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          My view: if you want to share code between two independent projects in a library, then that library should become a project in its own right, with a release process, semantic versioning, its own test suite and all the rest of it.

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      I think this is very poorly written. Coming out of it, it’s unclear to me when I should share code and when I shouldn’t. This isn’t the first time I’ve heard this claim. IMO, the sentiment has value but the formulation is completely wrong. This article hints at it but doesn’t really drive the point home.

      Not sharing code between microservices is a consequence of the design, not a goal in-and-of itself. Your systems should have very little to share. Sharing code between microservices is a smell. So one shouldn’t use this as an excuse for copying and pasting code.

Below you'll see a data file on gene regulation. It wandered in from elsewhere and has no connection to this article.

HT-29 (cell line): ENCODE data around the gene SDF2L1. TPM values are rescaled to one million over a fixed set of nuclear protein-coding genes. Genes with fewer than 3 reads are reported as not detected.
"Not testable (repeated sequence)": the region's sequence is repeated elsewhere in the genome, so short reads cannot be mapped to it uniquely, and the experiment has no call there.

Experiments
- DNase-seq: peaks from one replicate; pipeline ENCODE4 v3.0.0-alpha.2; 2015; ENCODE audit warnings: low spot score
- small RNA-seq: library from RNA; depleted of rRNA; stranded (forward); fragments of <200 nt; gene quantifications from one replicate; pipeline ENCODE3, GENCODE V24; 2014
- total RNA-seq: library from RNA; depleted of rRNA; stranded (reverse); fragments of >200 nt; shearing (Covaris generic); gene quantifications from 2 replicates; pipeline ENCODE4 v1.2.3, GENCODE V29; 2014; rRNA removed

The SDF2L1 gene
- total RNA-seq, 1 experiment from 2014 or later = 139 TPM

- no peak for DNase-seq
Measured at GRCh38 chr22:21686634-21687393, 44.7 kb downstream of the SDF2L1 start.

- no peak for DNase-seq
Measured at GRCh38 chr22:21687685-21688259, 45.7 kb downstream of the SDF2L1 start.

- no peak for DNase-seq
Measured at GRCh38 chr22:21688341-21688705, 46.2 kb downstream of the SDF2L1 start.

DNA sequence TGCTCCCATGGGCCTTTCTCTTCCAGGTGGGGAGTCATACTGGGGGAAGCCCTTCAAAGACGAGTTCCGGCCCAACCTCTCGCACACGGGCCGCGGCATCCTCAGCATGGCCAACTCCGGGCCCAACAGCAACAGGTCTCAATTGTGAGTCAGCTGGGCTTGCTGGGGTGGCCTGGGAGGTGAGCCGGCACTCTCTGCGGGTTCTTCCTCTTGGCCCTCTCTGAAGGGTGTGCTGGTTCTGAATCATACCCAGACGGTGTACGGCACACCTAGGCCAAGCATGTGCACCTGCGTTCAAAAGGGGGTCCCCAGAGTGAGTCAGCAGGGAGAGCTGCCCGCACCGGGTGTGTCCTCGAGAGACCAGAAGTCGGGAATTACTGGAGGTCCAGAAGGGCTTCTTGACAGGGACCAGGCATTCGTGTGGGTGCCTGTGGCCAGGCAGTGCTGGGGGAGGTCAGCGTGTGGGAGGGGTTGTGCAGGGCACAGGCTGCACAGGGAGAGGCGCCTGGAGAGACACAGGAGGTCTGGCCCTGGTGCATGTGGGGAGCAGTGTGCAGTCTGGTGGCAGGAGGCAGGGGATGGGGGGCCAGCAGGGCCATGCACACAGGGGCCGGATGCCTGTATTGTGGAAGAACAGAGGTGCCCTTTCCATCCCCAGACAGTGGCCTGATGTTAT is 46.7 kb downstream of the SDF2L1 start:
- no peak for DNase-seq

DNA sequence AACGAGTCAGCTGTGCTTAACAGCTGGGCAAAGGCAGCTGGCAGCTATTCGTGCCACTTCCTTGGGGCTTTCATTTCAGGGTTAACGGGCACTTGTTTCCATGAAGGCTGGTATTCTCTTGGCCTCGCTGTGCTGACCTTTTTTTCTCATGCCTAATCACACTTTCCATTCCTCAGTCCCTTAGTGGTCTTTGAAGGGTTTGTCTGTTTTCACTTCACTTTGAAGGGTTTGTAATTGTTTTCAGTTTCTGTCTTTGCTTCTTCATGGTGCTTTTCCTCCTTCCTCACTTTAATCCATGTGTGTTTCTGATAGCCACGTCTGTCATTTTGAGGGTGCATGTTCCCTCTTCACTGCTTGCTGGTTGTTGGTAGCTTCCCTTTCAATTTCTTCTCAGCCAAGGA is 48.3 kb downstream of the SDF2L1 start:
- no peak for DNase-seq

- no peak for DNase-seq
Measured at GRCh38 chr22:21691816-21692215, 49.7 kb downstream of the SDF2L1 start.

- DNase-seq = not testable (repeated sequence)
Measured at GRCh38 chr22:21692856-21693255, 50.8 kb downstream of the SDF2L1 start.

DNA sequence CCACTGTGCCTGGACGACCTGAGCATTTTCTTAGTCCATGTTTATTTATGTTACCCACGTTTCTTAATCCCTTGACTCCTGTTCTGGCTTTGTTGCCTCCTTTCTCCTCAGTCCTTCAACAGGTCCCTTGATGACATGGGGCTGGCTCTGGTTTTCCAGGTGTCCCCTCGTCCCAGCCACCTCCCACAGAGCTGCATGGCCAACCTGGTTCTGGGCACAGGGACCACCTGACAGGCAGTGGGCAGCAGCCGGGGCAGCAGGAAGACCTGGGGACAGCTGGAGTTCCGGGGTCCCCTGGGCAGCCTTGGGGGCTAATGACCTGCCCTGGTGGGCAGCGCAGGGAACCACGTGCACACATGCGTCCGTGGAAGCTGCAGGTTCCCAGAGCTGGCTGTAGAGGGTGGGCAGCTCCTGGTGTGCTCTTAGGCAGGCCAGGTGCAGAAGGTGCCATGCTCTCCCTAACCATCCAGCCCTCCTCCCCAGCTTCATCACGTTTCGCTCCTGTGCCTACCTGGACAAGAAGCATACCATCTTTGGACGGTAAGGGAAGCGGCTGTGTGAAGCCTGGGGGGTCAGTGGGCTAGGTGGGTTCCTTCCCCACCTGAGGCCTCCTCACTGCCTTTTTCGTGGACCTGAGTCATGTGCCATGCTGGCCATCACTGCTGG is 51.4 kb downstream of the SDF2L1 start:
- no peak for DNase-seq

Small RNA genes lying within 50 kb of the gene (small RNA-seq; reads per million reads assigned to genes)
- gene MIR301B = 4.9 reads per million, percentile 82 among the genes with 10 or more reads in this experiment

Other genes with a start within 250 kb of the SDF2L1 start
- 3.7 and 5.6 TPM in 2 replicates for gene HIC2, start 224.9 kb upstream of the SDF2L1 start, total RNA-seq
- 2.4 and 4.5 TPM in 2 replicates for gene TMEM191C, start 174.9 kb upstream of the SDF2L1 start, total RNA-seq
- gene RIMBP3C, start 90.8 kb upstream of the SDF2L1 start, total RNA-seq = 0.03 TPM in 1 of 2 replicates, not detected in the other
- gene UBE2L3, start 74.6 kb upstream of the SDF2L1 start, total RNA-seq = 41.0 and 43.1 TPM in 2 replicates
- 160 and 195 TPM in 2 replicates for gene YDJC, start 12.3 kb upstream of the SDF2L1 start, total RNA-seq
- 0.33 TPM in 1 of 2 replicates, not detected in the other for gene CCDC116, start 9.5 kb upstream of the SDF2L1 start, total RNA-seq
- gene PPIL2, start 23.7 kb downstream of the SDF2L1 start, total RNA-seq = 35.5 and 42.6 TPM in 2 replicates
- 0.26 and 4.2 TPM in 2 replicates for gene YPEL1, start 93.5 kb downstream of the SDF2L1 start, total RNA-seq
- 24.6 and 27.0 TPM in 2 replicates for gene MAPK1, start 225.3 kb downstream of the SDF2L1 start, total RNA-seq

That being said, I find articles like these odd. My team and I develop code in such a way where this question would simply never come up. We have very generic components that implement clear and concise semantics, taking callbacks for any policy decisions. An application then has one or two units (modules in our case) that tie all of these together in a coherent system. So we have very heavy code reuse because reusing a component is so easy. You either need those semantics or you don’t. And very few things have pretty-close-but-not-quite semantics in our system.

      I think we are lucky in that our tech lead was a semanticist. I’ve become a believer that every team needs a semanticist. The ones I’ve talked to/worked with have the ability to see problems in a very crisp way, boiling it down to its essentials.

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        I think this is right but for the opposite reason: if two components are closely related enough that they can share code, then they don’t belong as separate microservices. Put them in a monolith.

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          if two components are closely related enough that they can share code, then they don’t belong as separate microservices